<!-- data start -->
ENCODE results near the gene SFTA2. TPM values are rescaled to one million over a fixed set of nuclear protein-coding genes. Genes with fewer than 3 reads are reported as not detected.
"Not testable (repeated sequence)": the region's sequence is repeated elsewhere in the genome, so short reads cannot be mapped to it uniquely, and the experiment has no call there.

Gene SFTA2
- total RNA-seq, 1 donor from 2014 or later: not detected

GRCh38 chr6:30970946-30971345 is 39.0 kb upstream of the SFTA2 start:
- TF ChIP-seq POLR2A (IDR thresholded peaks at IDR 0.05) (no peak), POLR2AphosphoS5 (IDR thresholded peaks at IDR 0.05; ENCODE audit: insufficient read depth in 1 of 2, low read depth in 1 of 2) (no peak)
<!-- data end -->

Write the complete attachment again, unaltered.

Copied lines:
ENCODE results near the gene SFTA2. TPM values are rescaled to one million over a fixed set of nuclear protein-coding genes. Genes with fewer than 3 reads are reported as not detected.
"Not testable (repeated sequence)": the region's sequence is repeated elsewhere in the genome, so short reads cannot be mapped to it uniquely, and the experiment has no call there.

Gene SFTA2
- total RNA-seq, 1 donor from 2014 or later: not detected

GRCh38 chr6:30970946-30971345 is 39.0 kb upstream of the SFTA2 start:
- TF ChIP-seq POLR2A (IDR thresholded peaks at IDR 0.05) (no peak), POLR2AphosphoS5 (IDR thresholded peaks at IDR 0.05; ENCODE audit: insufficient read depth in 1 of 2, low read depth in 1 of 2) (no peak)